Olympian Frances Houghton’s inspirational Sports Dinner speech

4 March 2019

Did you miss this year’s Celebration of Sport Guest Night Dinner and after dinner speaker France Houghton’s inspirational speech? Fortunately, Kellogg Fellow Jeremy Howick was there and shares below Frances’ motivational Q & A session.

The Kellogg Sports Dinner last night had the typical delicious food and great company, but the icing on the cake was the amazing talk by Frances Houghton MBE. Frances is an Oxford native and her many accolades include 3 Olympic medals, and too many world championship golds to count. I’d never seen so many people queue up to talk to a speaker after a dinner talk. Some fellows found analogies between her leadership style and Vedanta philosophy; a blues rower wanted tips about how to answer questions for a BBC interview the next day; and a surgeon was struck by her reflections on the physical impact of emotional stress. What inspired such a response from the crowd? It was much more than her incredibly impressive track record. I think it was her sincere and down to earth style that was able to touch the hearts and minds of the crowd in an inspiring way. Instead of trying to attempt to explain further about the cause of her ability to inspire (which is inherently intangible to a great degree anyway), I’m going to reproduce some of what she said. This was quite easy since we ran her talk as a Q&A session (at her request).

Jeremy Howick, Fellow of Kellogg College @jeremyhowick

Q: What was your stand-out Olympic moment?

A: It was definitely when I watched Cathy Freeman win the Gold medal in the 400m at the Sydney Olympic Games. The home crowd fell completely silent as she pulled her Lycra hood over her head, and you could watch the flash of camera bulbs follow her as she raced around the home 400m track, then the eruption of emotion that filled the stadium when she crossed the line and fell to her knees as the first aboriginal Olympic Champion in history.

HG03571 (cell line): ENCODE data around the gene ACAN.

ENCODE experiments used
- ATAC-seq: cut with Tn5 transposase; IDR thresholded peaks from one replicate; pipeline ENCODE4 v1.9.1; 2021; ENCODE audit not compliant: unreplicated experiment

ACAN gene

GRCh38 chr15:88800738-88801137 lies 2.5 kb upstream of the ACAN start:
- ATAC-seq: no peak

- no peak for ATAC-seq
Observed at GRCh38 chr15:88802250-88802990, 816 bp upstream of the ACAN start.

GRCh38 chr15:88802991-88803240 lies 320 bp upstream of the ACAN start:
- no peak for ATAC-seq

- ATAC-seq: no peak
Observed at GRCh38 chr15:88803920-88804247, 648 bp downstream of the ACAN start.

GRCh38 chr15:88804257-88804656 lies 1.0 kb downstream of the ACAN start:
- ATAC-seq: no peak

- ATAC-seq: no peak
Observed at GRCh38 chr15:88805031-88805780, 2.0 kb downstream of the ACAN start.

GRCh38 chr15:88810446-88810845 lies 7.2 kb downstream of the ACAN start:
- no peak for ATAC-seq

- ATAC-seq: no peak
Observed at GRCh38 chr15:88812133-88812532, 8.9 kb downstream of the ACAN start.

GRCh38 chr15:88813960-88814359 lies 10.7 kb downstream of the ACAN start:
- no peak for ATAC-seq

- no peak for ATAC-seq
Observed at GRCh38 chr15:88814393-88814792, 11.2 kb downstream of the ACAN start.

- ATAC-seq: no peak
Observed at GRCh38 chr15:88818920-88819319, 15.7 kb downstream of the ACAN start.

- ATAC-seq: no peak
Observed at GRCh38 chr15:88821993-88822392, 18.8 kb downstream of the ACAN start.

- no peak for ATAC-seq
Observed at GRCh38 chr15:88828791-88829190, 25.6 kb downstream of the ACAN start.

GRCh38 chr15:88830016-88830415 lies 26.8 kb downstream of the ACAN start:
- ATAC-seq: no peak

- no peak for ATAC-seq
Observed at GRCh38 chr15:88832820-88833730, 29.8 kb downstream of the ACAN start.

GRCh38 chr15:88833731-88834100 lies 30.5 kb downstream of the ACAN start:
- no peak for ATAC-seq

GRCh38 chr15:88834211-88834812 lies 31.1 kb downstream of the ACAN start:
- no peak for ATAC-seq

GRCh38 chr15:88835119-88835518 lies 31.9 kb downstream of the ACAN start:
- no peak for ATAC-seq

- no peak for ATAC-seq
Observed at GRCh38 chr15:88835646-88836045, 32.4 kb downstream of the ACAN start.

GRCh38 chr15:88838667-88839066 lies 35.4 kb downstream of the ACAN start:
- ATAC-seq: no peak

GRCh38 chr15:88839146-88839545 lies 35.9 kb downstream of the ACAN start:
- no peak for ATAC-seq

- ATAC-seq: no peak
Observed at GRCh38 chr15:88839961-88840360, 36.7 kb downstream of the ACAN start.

Q: What inspired you to get into serious rowing?

A: I was at my own school sports dinner when a former pupil (an Olympian – Nick Strange) gave a talk. I was so inspired by the stories of representing the country and mixing with the best athletes in the world, that I took the menu card in the centre of the table and wrote on the back of it “I vow to do everything I can to get to Sydney 2000.” I got a friend to witness my signature. Four years later in Sydney I represented Great Britain as the youngest member of our most successful team ever.

Q: You studied alongside your first two Olympic Games, then went full-time. Did you significantly improve for focusing 100% on your sport?

A: I craved being a full time athlete when I was studying, but my best performances came whilst still a student. I soon found out that being a full-time rower made me over-think what should have been very simple tasks. To have two foci kept me fresh.

Jeremy added that this might be useful information for student/athletes at Kellogg.

Q: Did you have many setbacks?

A: Yes. I had multiple injuries and illnesses, but the setbacks caused me to reflect on what was most important to me, and what I most needed to improve. I would always think: “Why is this going to be the reason I became a champion?”

Q: You won six World and European titles under four different coaches. What do you think are the characteristics of a good leader?

A: The best leaders had clear and consistent messages, and they didn’t pass stress on to athletes. The best leaders saw everyone in the team – whether the newest or eldest – as indispensable cogs in the wheels of success.

Q: In Rio you were the oldest in your crew. What was dynamic like within the team?

A: I took the role of trying to find out what made each member of the team perform and encouraged them to be the most natural version of themselves. I also tried to be the one that always kept the final goal in mind, rather than get distracted by the happenings of every day.

Q: What are the benefits of recreation and sport for you now that you are no longer seriously training?

A: I go into the gym for vanity, but come out with sanity.  In any day if I get some physical activity, human contact and intellectual stimulation, and have laughed at myself by the end of the day, then it’s been a good one.

Q: How are you adapting to life outside of sport? / What are you doing now?

I’m exploring how to pass on the lessons I learned from sport. I speak to corporate audiences about the power of setting a clear goal, my experiences of good leadership, and what it feels like to be in the ultimate team, working either in groups or 1 to 1 with clients, and have recently published a booklet of my lessons from sport. I continue to mentor athletes, consult for UK Sport on high performance culture and their mental heath strategy, and I’m also a chef at home in Cornwall.

Follow Frances on Twitter @HoughtonFrances & on Instagram @houghtonfrances.

To see photographs from the evening visit our Facebook album

 

 

 

 

 

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